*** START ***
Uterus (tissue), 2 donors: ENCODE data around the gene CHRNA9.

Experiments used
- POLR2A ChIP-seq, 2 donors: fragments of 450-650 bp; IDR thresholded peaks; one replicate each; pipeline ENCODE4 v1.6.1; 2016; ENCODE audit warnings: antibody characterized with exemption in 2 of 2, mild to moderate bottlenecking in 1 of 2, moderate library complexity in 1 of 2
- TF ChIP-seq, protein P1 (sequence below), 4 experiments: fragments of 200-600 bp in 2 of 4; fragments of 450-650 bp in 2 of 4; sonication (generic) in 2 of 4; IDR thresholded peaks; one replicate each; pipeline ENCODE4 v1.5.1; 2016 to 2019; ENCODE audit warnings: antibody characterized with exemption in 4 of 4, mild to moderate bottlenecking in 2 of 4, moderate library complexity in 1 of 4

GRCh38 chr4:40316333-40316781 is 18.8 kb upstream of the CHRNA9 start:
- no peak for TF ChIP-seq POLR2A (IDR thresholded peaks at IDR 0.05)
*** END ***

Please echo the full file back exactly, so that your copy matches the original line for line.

Uterus (tissue), 2 donors: ENCODE data around the gene CHRNA9.

Experiments used
- POLR2A ChIP-seq, 2 donors: fragments of 450-650 bp; IDR thresholded peaks; one replicate each; pipeline ENCODE4 v1.6.1; 2016; ENCODE audit warnings: antibody characterized with exemption in 2 of 2, mild to moderate bottlenecking in 1 of 2, moderate library complexity in 1 of 2
- TF ChIP-seq, protein P1 (sequence below), 4 experiments: fragments of 200-600 bp in 2 of 4; fragments of 450-650 bp in 2 of 4; sonication (generic) in 2 of 4; IDR thresholded peaks; one replicate each; pipeline ENCODE4 v1.5.1; 2016 to 2019; ENCODE audit warnings: antibody characterized with exemption in 4 of 4, mild to moderate bottlenecking in 2 of 4, moderate library complexity in 1 of 4

GRCh38 chr4:40316333-40316781 is 18.8 kb upstream of the CHRNA9 start:
- no peak for TF ChIP-seq POLR2A (IDR thresholded peaks at IDR 0.05)